Within our galaxy, there are thousands of stars that orbit the center of the Milky Way at high velocities. On occasion, some of them pick up so much speed that they break free of our galaxy and become intergalactic objects. Because of the extreme dynamical and astrophysical processes involved, astronomers are most interested in studying these stars – especially those that are able to achieve escape velocity and leave our galaxy.
For centuries, astronomers have been looking beyond our Solar System to learn more about the Milky Way Galaxy. And yet, there are still many things about it that elude us, such as knowing its precise mass. Determining this is important to understanding the history of galaxy formation and the evolution of our Universe. As such, astronomers have attempted various techniques for measuring the true mass of the Milky Way.
So far, none of these methods have been particularly successful. However, a new study by a team of researchers from the Harvard-Smithsonian Center for Astrophysics proposed a new and interesting way to determine how much mass is in the Milky Way. By using hypervelocity stars (HVSs) that have been ejected from the center of the galaxy as a reference point, they claim that we can constrain the mass of our galaxy.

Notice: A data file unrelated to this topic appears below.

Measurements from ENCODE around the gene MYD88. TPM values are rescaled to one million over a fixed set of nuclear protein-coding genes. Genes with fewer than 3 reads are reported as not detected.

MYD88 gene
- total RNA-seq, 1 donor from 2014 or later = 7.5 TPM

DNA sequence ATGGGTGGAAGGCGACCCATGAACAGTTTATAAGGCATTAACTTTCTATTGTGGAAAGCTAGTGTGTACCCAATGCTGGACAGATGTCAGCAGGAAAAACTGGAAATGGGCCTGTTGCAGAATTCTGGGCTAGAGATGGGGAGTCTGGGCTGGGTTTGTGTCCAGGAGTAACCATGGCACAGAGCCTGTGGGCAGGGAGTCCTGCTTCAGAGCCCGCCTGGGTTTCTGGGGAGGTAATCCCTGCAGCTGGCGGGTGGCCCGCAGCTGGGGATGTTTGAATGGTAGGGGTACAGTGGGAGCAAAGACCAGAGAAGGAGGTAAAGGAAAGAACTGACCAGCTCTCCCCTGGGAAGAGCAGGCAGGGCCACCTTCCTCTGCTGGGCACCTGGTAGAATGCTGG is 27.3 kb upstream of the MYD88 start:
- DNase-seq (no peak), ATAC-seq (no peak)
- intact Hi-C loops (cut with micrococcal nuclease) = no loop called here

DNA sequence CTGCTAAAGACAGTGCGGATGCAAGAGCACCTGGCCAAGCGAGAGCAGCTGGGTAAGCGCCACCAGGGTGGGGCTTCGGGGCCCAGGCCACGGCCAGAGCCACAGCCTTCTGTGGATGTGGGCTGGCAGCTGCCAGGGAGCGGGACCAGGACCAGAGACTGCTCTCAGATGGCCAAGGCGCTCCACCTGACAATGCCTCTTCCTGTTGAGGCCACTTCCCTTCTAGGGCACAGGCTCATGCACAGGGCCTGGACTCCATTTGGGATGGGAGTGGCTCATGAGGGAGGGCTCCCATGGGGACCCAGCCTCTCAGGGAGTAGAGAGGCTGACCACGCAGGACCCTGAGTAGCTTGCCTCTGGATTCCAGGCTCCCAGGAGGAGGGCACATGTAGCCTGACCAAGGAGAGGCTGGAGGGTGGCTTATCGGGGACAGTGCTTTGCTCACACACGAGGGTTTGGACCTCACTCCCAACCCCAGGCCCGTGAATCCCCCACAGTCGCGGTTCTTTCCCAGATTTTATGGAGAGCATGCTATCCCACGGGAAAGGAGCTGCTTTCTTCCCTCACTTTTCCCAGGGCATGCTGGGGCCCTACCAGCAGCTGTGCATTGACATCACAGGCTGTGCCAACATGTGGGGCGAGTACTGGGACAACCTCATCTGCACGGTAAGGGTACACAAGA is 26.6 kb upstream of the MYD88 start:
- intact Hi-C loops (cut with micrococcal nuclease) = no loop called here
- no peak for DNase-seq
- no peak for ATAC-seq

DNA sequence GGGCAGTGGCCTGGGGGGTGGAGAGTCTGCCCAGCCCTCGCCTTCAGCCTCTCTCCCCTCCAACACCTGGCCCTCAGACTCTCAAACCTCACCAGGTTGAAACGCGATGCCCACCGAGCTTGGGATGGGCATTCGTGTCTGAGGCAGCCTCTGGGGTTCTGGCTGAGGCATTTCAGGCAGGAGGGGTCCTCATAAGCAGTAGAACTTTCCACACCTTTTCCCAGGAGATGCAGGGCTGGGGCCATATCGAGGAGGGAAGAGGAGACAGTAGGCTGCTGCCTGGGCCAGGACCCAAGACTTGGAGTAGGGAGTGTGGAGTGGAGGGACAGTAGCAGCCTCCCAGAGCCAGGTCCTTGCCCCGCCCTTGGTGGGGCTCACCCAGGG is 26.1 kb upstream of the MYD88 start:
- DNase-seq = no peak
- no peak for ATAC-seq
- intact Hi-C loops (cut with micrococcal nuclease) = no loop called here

To be clear, determining the mass of the Milky Way Galaxy is no simple task. On the one hand, observations are difficult because the Solar System lies deep within the disk of the galaxy itself. But at the same time, there’s also the mass of our galaxy’s dark matter halo, which is difficult to measure since it is not “luminous”, and therefore invisible to conventional methods of detection.